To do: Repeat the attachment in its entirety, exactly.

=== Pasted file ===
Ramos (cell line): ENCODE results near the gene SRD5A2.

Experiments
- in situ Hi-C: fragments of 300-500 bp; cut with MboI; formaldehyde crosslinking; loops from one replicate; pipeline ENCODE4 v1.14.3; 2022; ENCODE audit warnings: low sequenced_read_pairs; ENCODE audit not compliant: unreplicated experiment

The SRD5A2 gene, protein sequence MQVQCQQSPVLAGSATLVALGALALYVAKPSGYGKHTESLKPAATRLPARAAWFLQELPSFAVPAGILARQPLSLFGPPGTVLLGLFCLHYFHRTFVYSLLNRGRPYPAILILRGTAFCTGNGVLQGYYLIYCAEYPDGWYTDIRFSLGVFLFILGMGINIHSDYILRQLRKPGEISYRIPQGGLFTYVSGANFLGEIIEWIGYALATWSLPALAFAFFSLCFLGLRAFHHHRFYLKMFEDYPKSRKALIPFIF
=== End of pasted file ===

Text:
Ramos (cell line): ENCODE results near the gene SRD5A2.

Experiments
- in situ Hi-C: fragments of 300-500 bp; cut with MboI; formaldehyde crosslinking; loops from one replicate; pipeline ENCODE4 v1.14.3; 2022; ENCODE audit warnings: low sequenced_read_pairs; ENCODE audit not compliant: unreplicated experiment

The SRD5A2 gene, protein sequence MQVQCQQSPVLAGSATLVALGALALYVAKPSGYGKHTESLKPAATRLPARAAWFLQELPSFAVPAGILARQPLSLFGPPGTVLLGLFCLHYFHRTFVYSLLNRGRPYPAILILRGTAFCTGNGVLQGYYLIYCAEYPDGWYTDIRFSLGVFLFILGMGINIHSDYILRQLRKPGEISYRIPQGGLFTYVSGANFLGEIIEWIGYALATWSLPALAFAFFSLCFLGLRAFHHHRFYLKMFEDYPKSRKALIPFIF